VENICE — Angel iconography is universal, but there’s something truly arresting in the seven cherubs created by Rachel Lee Hovnanian, cast in white bronze and silenced by two sculpted, crossed pieces of tape over their mouths.
The American artist’s immersive installation, “Angels Listening,” which is being unveiled Thursday as a Collateral Event of the Venice Art Biennale and will be on view from Saturday to Nov. 27, has the angels staged around a silver confessional, dubbed the “Cathartic Box.” The artist invites viewers to write on a ribbon their most personal thoughts, whether repressed due to fear of judgment or out of an inability to speak them.
Visitors will be able to place the ribbons into the box while ringing an awakening bell that symbolizes the role of the angels as mute listeners.
At the end of each day, the messages will be taken out of the box and ironed on prayer-like mats in the garden, and made permanent. “The performers become the listeners,” Hovnanian explains during a preview visit with WWD.
The location is conducive to meditation and silence, far from the tourists on gondolas and the bustle around Piazza San Marco, as it is nestled in the 18th-century Biblioteca Zenobiana del Temanza and in its gardens in Dorsoduro, home to the Armenian Culture Studies and Documentation Center since 1991.
“’Angels Listening’ offers a space that transforms hundreds of silenced voices into a chorus of confessions, allowing to reflect on issues related to identity and relationships, and on the role of art in this unprecedented moment in history,” says Hovnanian.
The COVID-19 pandemic and social distancing have “deeply altered the way we connect with each other today.”
The artist has explored the dominance of technology before, highlighting how alienating it can become, but she admits that during the pandemic, it has also helped to communicate and share experiences when physical encounters were restricted. “The phone became a lifesaver when we were silenced and apart, masked and anxious,” she says.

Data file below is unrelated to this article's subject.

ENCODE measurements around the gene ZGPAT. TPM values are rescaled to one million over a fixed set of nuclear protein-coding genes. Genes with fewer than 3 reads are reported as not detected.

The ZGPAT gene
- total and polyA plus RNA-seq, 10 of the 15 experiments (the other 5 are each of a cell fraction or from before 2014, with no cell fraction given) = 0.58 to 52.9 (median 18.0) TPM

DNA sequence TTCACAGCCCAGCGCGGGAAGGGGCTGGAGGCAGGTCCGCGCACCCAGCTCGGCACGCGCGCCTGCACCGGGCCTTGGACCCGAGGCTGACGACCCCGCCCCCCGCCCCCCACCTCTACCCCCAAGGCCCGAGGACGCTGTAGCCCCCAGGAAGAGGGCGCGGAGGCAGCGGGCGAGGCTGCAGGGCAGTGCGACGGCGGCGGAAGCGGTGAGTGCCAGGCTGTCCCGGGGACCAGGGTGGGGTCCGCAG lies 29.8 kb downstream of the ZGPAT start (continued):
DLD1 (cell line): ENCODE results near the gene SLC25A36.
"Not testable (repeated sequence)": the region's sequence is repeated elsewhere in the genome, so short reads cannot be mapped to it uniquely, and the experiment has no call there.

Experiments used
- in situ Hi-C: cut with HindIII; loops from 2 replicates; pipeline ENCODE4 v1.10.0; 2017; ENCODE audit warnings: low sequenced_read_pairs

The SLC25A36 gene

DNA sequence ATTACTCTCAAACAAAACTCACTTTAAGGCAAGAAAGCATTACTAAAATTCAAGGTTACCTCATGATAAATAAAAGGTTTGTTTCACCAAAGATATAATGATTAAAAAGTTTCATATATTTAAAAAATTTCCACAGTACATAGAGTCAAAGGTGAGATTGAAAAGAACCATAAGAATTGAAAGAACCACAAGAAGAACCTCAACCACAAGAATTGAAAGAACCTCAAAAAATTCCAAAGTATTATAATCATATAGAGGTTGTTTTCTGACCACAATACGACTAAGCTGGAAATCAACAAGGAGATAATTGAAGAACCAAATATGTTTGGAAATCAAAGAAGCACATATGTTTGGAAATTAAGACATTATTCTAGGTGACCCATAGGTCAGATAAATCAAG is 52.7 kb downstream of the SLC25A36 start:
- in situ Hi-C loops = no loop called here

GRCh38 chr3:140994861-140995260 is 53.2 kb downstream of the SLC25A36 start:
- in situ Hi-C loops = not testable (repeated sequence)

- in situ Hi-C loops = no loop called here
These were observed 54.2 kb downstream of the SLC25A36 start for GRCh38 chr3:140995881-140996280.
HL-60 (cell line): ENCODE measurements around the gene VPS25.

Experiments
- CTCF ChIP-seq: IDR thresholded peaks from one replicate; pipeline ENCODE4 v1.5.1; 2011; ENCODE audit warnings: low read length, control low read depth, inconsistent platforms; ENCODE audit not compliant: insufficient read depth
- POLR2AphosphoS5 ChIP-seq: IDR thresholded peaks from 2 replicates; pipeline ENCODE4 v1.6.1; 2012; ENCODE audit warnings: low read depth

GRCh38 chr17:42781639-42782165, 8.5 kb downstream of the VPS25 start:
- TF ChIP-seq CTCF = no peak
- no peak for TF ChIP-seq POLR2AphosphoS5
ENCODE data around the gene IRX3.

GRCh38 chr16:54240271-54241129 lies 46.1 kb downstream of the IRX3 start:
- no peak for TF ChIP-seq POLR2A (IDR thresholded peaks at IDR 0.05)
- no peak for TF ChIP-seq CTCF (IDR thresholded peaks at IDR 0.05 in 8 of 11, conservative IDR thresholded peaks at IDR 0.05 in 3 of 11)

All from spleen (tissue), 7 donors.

The messages at the installation will also contribute to a sense of freedom as “you can’t be traced through a global platform.”
This is a very personal installation, reflecting Hovnanian’s own struggles to speak up as a victim of sexual harassment and, as a child, growing up with a father whose issues with alcohol drove her to silence, thinking that “maybe nobody will want to be friends” with her if others knew what was happening at home. The artist has explored the image of a silenced angel before, illustrating the suppression of truth and the expression “be an angel and keep your mouth shut.”
As the #MeToo movement started to take shape, she began to feel “strong enough” to speak up through her art, while “many other people are silenced, living with their trauma.”
The number seven recurs throughout the installation. The angels are seven, as the days in the week, the frequency bands and colors that create the visible spectrum and the fundamental units of measurement, she explains.
“Seven bright stars that form the Big Dipper and Ursa Minor constellations, seven heavenly virtues and musical notes and seven deadly sins. Seven is the number of hills that comprise Rome — the core of Western culture — and seven is the Buddhist number of completeness,” said Hovnanian.
Hovnanian is a New York- and Miami-based artist whose multidisciplinary practice explores the complexities of modern feminism, cultural ideals regarding physical perfection, and the psychological effects of new media and technology. She has lived and worked for several months every year for the past decade in Italy, leading to several solo exhibitions in the country, in the Church of San Cristoforo in Lucca in 2020 and in Pisa at the Church of Santa Maria della Spina last year. With The Women’s Trilogy Project, a three-part solo presentation at Leila Heller Gallery in 2018, Hovnanian became one of the only female artists to be given three consecutive exhibitions at a New York gallery. She has exhibited internationally in solo exhibitions at the Joyce Gallery in Beijing and Fundación Pons in Barcelona, among others.
Hovnanian, who in 2019 staged the first solo exhibition by a woman at the medieval Medici Palazzo Museum in Tuscany’s Seravezza, a small town near the luxury beachside resort Forte dei Marmi, says humbly that she was “thrilled to be part of the Biennale” and that it was “an unexpected surprise.”
Minas Lourian, director of the Armenian culture center and formerly the president of the Union of Armenians in Italy, said he was impressed by “how open Rachel is, how her messages are limpid, and she is passionate and engaging. I really wanted to show her work in Venice in this magical venue.”
Curator Annalisa Bugliani also underscores the importance of the immersive environments where Hovnanian has been staging her exhibitions, from the palazzo in Seravezza, to this “other very important location, a place of study, silence and devotion, evoking strength and energy,” recalling how April 24 is also the anniversary of the Armenian genocide.